MATMO Approaches Taiwan Coast as Atlantic TD#2 continues Westward

By Dr. Jeff Masters
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Published: 3:42 PM GMT on July 22, 2014

(By Steve Gregory - Substituting for Dr. Masters who is on Vacation.)

Latest SAT and Radar imagery shows Typhoon MATMO approaching the Taiwanese east coast and is currently about 65 NM S-SE of Taipei. With a NW movement at 16 Kts, MATMO should hit the east coast within the next hour or so. Radar indicates strong convective bands have been impacting the Island for the last 4-6 hours.



Fig 1: IR imagery clearly shows MATMO has gotten much better organized since yesterday, but with so little time left for higher level winds to work their way to the surface, MAX winds are almost certainly still under true, CAT 2 intensity.

Imagery has also depicted a partial but distinct eye feature for the last 8 hours, with very good outflow to the north and south of the storm. This, combined with Dvorak estimates of over 80Kts, and JMA estimates of a central pressure near 965mb means MATMO should still be able to hit the coast near CAT 2 intensity.

Although conditions are still quite favorable for further intensification, interaction with Taiwan’s mountainous terrain, and effects of friction with the China mainland even as the storm traverses the Taiwan Strait, MATMO should weaken rapidly once it makes landfall and will almost certainly make its second and final landfall on the SE coast of China in 24 hrs at Tropical storm intensity. As the storm makes landfall on mainland China, it will turn northward in response to an approaching long wave TROF followed by acceleration towards the N-NE on THU as it transitions rapidly to a non-tropical Low.



Fig 2: Radar depiction from Taiwan shows a reasonably well-defined eye, with convective banding already over the central portion of Taiwan. The strongest convection appears to be in the S-SW quadrant which corresponds with the overall ‘history’ of this cyclone in which the strongest convection has generally been in the southern semi-circle.




TROPICAL DEPRESSION #2 OVER CENTRAL ATLANTIC

Very small Tropical Depression #2 is located near 12.5N / 47.8W or about 700NM east of the CARIB, moving westward (285ᵒ) at 16Kts. With the system embedded in deep easterlies, and convection remaining relatively weak, this trajectory should continue for the next 48-72 hrs.



Fig 3: TD#2 remains quite small, with a general 'circulation' diameter estimated at about 200NM (This estimate is based on VIS and microwave imagery shown in Fig 4 below.)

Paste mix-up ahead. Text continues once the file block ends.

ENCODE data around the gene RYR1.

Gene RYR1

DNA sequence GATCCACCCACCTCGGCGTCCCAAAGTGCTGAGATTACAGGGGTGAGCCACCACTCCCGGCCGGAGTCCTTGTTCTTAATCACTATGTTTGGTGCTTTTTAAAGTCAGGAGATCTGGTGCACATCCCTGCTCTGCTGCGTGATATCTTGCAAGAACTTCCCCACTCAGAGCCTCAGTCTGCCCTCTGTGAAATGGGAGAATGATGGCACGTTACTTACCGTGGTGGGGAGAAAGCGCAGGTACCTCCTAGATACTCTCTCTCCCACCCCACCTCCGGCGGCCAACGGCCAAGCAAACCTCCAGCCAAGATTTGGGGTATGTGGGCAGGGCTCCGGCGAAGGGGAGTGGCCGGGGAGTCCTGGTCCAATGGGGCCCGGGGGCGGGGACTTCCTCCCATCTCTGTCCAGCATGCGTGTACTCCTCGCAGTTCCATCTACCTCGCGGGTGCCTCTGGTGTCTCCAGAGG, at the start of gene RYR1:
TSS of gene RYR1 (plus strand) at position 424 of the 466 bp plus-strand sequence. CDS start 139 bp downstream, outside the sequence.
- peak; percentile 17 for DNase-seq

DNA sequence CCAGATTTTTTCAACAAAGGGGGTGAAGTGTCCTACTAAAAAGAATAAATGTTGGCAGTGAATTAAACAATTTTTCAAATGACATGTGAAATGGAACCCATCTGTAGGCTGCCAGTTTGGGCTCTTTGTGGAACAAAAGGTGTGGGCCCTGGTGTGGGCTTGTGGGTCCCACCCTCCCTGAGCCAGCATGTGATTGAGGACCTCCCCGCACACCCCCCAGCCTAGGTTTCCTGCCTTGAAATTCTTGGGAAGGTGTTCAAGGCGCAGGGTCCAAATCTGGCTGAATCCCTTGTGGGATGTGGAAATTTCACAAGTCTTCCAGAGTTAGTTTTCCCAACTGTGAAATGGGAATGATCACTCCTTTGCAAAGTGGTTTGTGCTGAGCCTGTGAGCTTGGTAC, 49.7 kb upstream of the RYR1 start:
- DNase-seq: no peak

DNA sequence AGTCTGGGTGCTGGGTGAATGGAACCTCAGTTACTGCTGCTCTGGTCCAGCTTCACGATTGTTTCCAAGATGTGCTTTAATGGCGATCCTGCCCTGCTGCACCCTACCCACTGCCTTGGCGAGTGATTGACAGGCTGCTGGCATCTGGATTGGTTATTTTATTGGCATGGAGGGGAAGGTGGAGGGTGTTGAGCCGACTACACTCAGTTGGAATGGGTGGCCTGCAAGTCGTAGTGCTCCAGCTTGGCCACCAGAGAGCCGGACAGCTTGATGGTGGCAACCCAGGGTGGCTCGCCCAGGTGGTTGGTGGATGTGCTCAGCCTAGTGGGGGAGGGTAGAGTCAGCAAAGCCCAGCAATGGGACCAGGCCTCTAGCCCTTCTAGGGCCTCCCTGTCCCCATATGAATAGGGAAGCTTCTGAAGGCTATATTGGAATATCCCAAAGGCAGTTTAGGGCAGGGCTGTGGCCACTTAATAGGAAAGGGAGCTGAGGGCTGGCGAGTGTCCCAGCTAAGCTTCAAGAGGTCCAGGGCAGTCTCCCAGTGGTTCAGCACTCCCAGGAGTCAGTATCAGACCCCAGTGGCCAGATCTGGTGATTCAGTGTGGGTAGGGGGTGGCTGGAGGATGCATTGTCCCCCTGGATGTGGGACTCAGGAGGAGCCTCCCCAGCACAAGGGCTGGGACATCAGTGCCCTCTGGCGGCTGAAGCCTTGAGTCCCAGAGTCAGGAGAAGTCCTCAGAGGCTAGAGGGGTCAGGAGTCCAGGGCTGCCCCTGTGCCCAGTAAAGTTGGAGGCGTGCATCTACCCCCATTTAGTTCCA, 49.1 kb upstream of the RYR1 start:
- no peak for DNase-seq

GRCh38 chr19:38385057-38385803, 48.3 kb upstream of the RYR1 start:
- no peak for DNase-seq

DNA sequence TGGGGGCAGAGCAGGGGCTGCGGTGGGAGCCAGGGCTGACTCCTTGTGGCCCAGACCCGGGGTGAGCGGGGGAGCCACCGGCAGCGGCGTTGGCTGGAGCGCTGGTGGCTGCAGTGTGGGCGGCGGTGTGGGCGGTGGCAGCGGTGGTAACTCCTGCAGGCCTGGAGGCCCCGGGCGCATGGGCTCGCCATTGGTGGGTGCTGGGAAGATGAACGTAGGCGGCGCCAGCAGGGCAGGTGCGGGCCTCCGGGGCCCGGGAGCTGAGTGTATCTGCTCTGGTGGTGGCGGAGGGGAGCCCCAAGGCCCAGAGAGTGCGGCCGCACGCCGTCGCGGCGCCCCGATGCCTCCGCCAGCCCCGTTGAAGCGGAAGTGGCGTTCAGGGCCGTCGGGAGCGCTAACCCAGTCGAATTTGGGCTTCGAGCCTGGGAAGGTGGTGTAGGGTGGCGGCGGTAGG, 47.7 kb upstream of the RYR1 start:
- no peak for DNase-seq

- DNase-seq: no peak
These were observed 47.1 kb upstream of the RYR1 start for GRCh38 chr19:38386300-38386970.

Despite relatively low wind shear (approximately near 10Kts), there has been very little change in the overall size and structure of TD#2 during the last 24 hours. In addition, the small cyclone will soon begin encountering significantly drier air, and as the system approaches the eastern CARIB Thursday, it is expected to encounter stronger wind shear which is likely (though not with 100% certainty) to prevent any significant intensification despite warmer SST’s that will support stronger convection. In addition, the shear may be strong enough to cause the system to open up into a wave.



Fig 4: The 85Ghz microwave image continues to support a closed low or mid-Level circulation which has been more difficult to locate on VIS or IR imagery than it was yesterday.

The large scale global models still cannot resolve/initialize this small system, but the specialized Tropical Cyclone models, initialized at 12Z, forecast the storm to continue tracking towards the CARIB, reaching the eastern CARIB late on Thursday. Interestingly, a few of the dynamical models show a slow intensification of the system to Tropical Storm intensity – though the most reliable models, and the Official NHC forecast, call for dissipation in 48-60 hours





Fig 5 & 6: The Early 12Z cycle model runs are generally a bit more aggressive in developing TD#2 into a Tropical Storm compared to yesterday's runs – but the most reliable dynamic models continue to forecast dissipation and admittedly have a high probability of verifying.



Fig 7: The official NHC Track forecast is in excellent agreement with the model consensus, but calls for dissipation prior to the system reaching the CARIB.

ELSEWHERE in the Atlantic, there are 2 Tropical Waves over the far eastern Tropical Atlantic that have brought along more ‘moisture laden air’ (versus dry, Saharan air). In addition, there are now several somewhat stronger appearing Tropical waves upstream over Africa (only 2 are shown in Fig 9) that will reach the Atlantic later this week and early next week, with one of these systems having a significantly higher potential for development next week.



Fig 8: Aside from TD#2, only 2 significant Tropical Waves are present over the eastern most Atlantic, and they are entangled in the African Monsoonal TROF and/or ITCZ.



Fig 9: Tropical Waves over Africa have become somewhat stronger over the past week, with the easternmost one in the above image showing a mid-level 'turning' on imagery loops.

In the meantime, however, no new tropical cyclone formation is expected during the remainder of the week.

The next update will be Wednesday afternoon unless conditions in the Atlantic warrant an earlier posting.

Steve Gregory

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About The Author
Jeff co-founded the Weather Underground in 1995 while working on his Ph.D. He flew with the NOAA Hurricane Hunters from 1986-1990.

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